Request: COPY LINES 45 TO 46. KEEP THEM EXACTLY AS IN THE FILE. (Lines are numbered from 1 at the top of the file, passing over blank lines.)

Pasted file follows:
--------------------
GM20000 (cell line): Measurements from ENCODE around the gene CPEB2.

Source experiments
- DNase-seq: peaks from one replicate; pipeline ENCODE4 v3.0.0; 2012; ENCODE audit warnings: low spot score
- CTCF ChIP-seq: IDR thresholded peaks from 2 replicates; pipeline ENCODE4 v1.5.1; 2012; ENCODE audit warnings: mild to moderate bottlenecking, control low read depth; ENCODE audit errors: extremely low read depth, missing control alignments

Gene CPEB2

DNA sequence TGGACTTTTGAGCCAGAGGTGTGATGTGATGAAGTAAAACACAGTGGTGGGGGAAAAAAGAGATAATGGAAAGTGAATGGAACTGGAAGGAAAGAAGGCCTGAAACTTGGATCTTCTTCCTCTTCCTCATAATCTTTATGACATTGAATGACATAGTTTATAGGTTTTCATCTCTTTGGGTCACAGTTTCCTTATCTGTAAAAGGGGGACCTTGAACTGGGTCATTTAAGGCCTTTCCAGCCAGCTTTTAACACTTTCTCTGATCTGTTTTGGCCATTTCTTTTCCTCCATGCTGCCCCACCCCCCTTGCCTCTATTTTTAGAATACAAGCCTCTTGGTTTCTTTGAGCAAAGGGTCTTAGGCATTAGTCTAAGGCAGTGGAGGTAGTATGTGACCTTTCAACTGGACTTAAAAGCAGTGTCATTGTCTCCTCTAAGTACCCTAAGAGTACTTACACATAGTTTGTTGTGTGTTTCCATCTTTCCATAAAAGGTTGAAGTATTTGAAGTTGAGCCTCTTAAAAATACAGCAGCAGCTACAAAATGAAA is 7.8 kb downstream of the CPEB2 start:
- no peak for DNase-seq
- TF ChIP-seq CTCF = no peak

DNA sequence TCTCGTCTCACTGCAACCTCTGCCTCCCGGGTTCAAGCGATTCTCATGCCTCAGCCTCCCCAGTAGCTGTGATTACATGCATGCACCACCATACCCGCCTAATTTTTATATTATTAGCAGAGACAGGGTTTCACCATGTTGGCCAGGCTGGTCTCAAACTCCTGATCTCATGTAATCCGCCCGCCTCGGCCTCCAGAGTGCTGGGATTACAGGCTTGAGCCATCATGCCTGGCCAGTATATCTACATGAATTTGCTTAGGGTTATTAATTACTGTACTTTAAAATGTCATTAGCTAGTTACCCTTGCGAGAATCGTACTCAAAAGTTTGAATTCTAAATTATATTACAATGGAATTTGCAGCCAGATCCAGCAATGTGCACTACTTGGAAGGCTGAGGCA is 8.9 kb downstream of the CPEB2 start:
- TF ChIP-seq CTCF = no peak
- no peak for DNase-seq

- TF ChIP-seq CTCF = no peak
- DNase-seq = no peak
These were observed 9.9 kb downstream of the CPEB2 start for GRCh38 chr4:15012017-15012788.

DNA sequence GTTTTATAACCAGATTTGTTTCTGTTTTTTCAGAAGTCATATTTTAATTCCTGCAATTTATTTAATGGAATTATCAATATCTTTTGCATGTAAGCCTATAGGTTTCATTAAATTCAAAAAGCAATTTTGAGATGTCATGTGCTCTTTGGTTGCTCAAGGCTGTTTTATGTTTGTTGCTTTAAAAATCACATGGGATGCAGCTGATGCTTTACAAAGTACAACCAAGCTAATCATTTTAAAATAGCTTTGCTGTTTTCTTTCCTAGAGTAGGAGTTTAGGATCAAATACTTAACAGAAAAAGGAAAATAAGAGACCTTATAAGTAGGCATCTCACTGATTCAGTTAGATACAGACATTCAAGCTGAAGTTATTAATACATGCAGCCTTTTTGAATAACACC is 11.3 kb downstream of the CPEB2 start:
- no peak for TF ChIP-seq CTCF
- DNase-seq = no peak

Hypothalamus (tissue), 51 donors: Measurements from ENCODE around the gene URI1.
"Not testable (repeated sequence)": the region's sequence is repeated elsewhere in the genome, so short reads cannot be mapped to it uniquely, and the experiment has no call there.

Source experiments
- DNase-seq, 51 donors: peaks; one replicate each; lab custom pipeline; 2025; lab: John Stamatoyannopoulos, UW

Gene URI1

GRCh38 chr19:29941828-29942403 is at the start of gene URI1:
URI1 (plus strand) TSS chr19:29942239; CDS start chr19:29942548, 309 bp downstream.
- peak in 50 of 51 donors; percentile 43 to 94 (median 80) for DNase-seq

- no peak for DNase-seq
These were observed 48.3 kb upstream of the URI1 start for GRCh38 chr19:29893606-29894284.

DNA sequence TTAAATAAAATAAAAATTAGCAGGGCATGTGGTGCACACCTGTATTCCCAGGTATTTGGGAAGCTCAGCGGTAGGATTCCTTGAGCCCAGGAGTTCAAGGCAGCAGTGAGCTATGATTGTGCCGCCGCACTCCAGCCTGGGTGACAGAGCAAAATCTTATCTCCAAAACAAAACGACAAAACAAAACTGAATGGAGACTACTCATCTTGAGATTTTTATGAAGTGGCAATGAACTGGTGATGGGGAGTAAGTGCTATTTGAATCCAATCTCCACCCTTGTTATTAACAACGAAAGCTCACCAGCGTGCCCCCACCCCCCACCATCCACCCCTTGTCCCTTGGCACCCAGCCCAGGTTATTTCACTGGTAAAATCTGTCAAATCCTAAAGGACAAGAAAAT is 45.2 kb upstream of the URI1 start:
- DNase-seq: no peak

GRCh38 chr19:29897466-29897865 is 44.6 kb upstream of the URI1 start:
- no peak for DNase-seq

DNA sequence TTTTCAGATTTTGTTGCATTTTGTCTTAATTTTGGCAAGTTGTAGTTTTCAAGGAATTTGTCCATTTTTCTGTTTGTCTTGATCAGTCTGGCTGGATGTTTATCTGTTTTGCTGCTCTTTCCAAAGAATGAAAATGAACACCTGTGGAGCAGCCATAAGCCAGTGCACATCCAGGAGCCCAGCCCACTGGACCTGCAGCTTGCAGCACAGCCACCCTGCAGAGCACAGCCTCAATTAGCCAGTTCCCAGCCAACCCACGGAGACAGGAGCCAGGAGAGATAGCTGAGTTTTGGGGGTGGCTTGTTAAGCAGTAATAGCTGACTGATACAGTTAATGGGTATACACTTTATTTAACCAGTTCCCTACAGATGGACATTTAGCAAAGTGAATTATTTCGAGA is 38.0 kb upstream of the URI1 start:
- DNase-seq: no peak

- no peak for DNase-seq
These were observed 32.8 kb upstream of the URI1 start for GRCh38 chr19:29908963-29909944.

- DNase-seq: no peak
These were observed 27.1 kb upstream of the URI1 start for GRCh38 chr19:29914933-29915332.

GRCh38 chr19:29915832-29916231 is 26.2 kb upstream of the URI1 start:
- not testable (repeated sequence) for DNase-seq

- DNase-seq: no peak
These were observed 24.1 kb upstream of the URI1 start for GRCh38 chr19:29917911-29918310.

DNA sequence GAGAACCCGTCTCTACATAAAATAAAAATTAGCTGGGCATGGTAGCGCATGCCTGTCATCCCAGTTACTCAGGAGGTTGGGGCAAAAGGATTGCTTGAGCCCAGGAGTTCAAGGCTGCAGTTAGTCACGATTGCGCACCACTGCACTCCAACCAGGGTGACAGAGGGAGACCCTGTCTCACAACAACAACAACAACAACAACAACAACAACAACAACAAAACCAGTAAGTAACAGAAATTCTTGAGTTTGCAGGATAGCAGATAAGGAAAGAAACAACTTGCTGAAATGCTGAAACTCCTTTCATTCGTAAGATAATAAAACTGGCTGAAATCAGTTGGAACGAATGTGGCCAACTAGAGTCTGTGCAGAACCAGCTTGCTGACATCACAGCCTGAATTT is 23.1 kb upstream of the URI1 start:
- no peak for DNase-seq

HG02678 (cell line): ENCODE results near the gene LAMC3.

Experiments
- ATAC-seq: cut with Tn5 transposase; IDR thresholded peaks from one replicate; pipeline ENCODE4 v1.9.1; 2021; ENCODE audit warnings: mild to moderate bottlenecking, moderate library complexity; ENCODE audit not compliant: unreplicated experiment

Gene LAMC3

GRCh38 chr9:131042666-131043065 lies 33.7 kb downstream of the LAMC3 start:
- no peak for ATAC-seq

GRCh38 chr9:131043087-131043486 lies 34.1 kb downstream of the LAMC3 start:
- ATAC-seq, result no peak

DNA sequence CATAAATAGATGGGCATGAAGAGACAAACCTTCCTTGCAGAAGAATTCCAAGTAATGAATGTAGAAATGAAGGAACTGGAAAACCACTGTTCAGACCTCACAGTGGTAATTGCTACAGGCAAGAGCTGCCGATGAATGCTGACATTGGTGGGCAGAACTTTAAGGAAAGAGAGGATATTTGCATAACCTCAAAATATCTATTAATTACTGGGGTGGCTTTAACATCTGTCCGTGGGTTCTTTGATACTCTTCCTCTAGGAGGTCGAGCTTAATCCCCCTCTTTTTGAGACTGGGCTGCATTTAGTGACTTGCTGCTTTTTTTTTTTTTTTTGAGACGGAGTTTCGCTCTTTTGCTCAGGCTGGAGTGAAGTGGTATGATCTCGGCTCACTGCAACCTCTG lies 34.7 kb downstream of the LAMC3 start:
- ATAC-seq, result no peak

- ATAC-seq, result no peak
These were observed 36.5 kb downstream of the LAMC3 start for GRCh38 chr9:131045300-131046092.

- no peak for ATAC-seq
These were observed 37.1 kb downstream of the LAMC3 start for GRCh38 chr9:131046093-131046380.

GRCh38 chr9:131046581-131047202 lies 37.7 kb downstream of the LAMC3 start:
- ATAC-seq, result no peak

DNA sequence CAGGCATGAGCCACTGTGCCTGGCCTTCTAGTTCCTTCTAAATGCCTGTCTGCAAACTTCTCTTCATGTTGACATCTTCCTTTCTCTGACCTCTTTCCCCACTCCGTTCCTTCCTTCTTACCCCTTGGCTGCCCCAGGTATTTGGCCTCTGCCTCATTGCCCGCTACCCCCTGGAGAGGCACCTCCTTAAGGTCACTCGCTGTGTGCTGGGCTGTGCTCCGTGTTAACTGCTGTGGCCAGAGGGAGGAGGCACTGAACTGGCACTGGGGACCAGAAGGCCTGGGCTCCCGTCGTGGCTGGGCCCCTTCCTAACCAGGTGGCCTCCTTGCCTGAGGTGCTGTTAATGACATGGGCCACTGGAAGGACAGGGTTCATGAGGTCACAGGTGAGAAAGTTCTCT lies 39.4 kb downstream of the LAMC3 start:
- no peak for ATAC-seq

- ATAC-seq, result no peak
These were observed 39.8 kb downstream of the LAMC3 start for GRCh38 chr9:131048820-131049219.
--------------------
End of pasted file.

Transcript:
Experiments
- ATAC-seq: cut with Tn5 transposase; IDR thresholded peaks from one replicate; pipeline ENCODE4 v1.9.1; 2021; ENCODE audit warnings: mild to moderate bottlenecking, moderate library complexity; ENCODE audit not compliant: unreplicated experiment